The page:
No medal for David Boudia as China extends perfect run at diving worlds

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David Boudia is very much a work in progress in his first year as a springboard diver. That much was evident in his dive list for Thursday’s final at the world championships, where Boudia had the lowest total degree of difficulty.

Boudia, a four-time Olympic platform medalist who earned individual platform silver at his last three world championships, took fifth in the springboard final in Gwangju, South Korea while performing easier dives than the other 11 men.

“My expectations have been exceeded,” he said, according to USA Diving. “I was very far from the medals, but with extremely low degree of difficulty compared to the rest of the field, I’m pleased with where I’m at. … I was glad I was able to get top eight so I can be competitive at World Series events next year.”

It marked Boudia’s first major international meet since Rio. He took 2017 off from diving to sell homes. In February 2018, he suffered a concussion on a badly missed dive in training off the 10-meter platform, sparking the switch to springboard, a common move for divers late in their careers.

Boudia will spend the next year — the next six months in particular — trying to close the gap on the medalists. China’s Xie Siyi and Cao Yuan went one-two.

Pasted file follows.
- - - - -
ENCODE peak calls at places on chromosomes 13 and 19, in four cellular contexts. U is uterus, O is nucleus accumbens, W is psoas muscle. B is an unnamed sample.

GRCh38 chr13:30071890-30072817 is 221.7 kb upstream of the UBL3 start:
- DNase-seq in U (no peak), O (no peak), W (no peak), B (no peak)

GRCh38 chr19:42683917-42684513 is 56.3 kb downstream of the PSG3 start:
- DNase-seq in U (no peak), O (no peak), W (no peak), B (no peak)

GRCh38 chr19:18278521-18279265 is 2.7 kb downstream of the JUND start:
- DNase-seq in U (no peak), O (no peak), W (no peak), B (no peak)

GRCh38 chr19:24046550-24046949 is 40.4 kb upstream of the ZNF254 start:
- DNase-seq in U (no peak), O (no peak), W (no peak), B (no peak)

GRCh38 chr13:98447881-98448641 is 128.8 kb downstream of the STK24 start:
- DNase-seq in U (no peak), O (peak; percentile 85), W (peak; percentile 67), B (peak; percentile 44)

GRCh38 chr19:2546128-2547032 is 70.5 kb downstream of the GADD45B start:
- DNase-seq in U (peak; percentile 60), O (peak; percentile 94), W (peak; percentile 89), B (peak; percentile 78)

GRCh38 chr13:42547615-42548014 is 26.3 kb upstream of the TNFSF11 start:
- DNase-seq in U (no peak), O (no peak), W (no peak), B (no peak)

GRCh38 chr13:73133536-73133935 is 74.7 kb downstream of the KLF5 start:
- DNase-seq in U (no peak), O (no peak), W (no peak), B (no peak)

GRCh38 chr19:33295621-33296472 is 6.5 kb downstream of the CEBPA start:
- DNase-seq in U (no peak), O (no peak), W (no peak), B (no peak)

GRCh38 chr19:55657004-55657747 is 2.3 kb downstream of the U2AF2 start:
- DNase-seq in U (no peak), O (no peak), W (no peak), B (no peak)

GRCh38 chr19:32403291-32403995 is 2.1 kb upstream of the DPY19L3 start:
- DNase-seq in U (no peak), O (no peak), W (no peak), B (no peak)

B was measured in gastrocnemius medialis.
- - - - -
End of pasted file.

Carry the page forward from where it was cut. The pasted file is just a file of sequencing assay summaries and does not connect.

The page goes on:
Great Britain’s Jack Laugher was in position to become the first non-Chinese diver to take gold in 10 events this week before failing his last dive for 30.6 points, the lowest-scoring dive of the 72 in the final. Laugher scored at least 9.0s on his first five dives, including a 10, before recording between 2s and 3s from the seven judges in the last round and squandering a 31.1-point lead.

“That’s going to haunt me for the rest of my life,” the Rio Olympic silver medalist Laugher said, adding that he felt “dead inside,” and “punched a wall like an idiot,” according to the BBC.

Laugher had 21.6 points in difficulty in Thursday’s final. Xie had 21.3 and Cao 21.2. Boudia had 19.9, arguably putting him out of the running for the podium before he stepped on the springboard.

Boudia, a 30-year-old father of three, accomplished his goal for worlds simply by making the final.

Boudia and Rio Olympian Michael Hixon reached the top 12 to ensure the U.S. gets two men’s springboard spots at Tokyo 2020, to be filled at June’s Olympic trials in Indianapolis. Hixon, who was 10th in Rio and 20th at the 2017 Worlds, finished seventh in Gwangju.

Diving worlds continue with the women’s springboard final, featuring Chinese Olympic champion Shi Tingmao but no Americans, on Friday. The men’s platform final is Saturday.

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Danielle Perkins is first U.S. boxer to win world title in 3 years

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Danielle Perkins became the U.S.’ first world champion boxer in this Olympic cycle, taking the heavyweight crown in Russia on Sunday.

Perkins, a 37-year-old who played college basketball at George Mason and St. John’s, improved from bronze in 2018 to earn her first world title, blanking defending world champion Yang Xiaoli of China 5-0 in Sunday’s final.